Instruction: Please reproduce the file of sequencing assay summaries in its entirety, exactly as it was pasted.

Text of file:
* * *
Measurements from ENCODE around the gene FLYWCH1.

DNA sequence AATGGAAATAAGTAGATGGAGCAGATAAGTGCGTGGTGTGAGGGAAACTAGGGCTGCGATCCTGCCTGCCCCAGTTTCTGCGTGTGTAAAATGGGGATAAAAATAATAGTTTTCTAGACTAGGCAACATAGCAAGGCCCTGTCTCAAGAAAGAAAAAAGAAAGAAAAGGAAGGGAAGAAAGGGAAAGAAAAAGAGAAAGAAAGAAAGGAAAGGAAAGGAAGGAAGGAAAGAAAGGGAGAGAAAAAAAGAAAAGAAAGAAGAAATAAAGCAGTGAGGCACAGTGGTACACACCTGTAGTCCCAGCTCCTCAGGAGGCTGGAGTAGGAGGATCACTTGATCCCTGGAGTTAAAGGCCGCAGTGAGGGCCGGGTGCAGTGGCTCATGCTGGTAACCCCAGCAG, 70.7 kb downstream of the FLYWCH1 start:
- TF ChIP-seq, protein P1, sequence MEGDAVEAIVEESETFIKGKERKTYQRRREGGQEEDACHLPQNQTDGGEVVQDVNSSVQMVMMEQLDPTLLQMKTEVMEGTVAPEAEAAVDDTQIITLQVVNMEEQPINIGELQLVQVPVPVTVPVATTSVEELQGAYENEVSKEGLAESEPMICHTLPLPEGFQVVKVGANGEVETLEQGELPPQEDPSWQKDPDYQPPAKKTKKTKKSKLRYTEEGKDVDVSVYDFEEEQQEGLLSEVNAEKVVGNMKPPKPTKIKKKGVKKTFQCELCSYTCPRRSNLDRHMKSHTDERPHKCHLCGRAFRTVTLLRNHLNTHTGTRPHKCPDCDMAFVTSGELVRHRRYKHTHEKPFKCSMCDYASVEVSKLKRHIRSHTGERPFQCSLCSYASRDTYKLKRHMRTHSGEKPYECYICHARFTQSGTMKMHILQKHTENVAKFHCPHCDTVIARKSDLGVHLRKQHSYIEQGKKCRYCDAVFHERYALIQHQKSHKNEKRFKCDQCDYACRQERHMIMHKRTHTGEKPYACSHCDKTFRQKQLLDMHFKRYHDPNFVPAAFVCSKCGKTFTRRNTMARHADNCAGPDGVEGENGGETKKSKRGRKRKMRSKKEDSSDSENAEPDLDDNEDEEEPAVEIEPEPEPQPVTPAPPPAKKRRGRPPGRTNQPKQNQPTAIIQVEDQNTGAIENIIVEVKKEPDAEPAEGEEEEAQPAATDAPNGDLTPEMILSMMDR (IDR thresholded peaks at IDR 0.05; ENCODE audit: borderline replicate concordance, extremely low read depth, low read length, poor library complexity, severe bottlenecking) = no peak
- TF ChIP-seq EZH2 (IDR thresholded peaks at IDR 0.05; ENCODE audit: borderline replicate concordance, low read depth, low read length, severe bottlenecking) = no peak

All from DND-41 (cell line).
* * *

Measurements from ENCODE around the gene FLYWCH1.

DNA sequence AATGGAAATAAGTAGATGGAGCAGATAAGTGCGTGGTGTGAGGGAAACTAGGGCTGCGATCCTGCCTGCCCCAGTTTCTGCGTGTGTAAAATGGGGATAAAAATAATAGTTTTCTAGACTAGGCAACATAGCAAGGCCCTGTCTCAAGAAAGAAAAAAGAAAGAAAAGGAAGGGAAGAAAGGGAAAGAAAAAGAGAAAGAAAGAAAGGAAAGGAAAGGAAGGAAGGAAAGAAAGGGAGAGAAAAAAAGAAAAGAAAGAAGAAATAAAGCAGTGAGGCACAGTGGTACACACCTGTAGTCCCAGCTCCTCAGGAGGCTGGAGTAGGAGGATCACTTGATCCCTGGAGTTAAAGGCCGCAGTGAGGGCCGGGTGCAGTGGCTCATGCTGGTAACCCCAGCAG, 70.7 kb downstream of the FLYWCH1 start:
- TF ChIP-seq, protein P1, sequence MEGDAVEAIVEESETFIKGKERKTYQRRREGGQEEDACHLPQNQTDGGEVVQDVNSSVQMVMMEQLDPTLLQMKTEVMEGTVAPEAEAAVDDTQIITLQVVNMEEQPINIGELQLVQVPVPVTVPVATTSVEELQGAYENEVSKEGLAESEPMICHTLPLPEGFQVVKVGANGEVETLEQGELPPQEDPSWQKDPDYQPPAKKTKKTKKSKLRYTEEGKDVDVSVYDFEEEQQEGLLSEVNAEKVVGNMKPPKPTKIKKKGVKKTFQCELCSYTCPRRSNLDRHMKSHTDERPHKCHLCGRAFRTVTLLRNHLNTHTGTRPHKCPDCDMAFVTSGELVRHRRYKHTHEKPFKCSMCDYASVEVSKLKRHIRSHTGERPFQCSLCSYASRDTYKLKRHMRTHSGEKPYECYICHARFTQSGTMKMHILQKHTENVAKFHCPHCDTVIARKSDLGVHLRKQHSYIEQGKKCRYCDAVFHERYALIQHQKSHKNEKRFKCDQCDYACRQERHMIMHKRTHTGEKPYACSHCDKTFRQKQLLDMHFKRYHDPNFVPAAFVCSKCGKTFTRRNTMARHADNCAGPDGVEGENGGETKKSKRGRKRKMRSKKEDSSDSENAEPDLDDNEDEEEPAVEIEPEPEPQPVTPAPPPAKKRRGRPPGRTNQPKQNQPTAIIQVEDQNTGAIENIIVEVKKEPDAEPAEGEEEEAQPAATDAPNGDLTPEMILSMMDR (IDR thresholded peaks at IDR 0.05; ENCODE audit: borderline replicate concordance, extremely low read depth, low read length, poor library complexity, severe bottlenecking) = no peak
- TF ChIP-seq EZH2 (IDR thresholded peaks at IDR 0.05; ENCODE audit: borderline replicate concordance, low read depth, low read length, severe bottlenecking) = no peak

All from DND-41 (cell line).